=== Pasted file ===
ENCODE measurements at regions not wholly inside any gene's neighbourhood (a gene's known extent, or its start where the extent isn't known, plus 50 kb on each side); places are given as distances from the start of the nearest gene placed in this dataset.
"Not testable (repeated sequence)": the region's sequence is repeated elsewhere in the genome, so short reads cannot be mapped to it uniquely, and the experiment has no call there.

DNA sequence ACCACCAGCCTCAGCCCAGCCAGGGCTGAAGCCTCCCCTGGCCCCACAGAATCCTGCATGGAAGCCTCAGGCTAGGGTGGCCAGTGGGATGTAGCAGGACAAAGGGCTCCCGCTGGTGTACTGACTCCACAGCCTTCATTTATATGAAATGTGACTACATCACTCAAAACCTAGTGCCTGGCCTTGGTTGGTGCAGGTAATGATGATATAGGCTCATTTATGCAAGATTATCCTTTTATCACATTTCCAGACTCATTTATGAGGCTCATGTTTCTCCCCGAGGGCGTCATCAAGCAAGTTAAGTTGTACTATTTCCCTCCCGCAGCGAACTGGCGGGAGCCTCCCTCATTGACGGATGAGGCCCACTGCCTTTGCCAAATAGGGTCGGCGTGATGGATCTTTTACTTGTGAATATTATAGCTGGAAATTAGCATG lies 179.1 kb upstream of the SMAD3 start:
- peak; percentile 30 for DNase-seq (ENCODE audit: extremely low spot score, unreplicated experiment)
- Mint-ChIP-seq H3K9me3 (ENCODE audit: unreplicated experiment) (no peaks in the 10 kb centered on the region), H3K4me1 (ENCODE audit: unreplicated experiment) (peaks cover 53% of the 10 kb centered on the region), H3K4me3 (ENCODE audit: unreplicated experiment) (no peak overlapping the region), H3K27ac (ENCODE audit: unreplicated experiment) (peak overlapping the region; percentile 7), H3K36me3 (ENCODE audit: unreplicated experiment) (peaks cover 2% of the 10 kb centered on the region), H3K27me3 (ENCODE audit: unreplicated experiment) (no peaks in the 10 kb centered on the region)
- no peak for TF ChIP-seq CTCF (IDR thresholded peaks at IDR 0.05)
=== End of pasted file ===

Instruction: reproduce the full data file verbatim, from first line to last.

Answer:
ENCODE measurements at regions not wholly inside any gene's neighbourhood (a gene's known extent, or its start where the extent isn't known, plus 50 kb on each side); places are given as distances from the start of the nearest gene placed in this dataset.
"Not testable (repeated sequence)": the region's sequence is repeated elsewhere in the genome, so short reads cannot be mapped to it uniquely, and the experiment has no call there.

DNA sequence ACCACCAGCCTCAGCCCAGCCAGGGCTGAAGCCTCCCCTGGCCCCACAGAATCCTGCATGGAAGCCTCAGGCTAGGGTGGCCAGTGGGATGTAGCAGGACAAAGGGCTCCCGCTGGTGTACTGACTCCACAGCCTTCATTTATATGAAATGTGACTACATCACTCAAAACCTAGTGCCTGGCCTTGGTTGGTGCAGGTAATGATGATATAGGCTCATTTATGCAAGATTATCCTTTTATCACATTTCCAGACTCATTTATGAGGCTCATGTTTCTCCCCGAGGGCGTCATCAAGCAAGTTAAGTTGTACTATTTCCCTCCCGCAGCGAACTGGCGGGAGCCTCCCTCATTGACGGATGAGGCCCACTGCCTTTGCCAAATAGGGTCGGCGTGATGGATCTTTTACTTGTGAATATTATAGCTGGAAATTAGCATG lies 179.1 kb upstream of the SMAD3 start:
- peak; percentile 30 for DNase-seq (ENCODE audit: extremely low spot score, unreplicated experiment)
- Mint-ChIP-seq H3K9me3 (ENCODE audit: unreplicated experiment) (no peaks in the 10 kb centered on the region), H3K4me1 (ENCODE audit: unreplicated experiment) (peaks cover 53% of the 10 kb centered on the region), H3K4me3 (ENCODE audit: unreplicated experiment) (no peak overlapping the region), H3K27ac (ENCODE audit: unreplicated experiment) (peak overlapping the region; percentile 7), H3K36me3 (ENCODE audit: unreplicated experiment) (peaks cover 2% of the 10 kb centered on the region), H3K27me3 (ENCODE audit: unreplicated experiment) (no peaks in the 10 kb centered on the region)
- no peak for TF ChIP-seq CTCF (IDR thresholded peaks at IDR 0.05)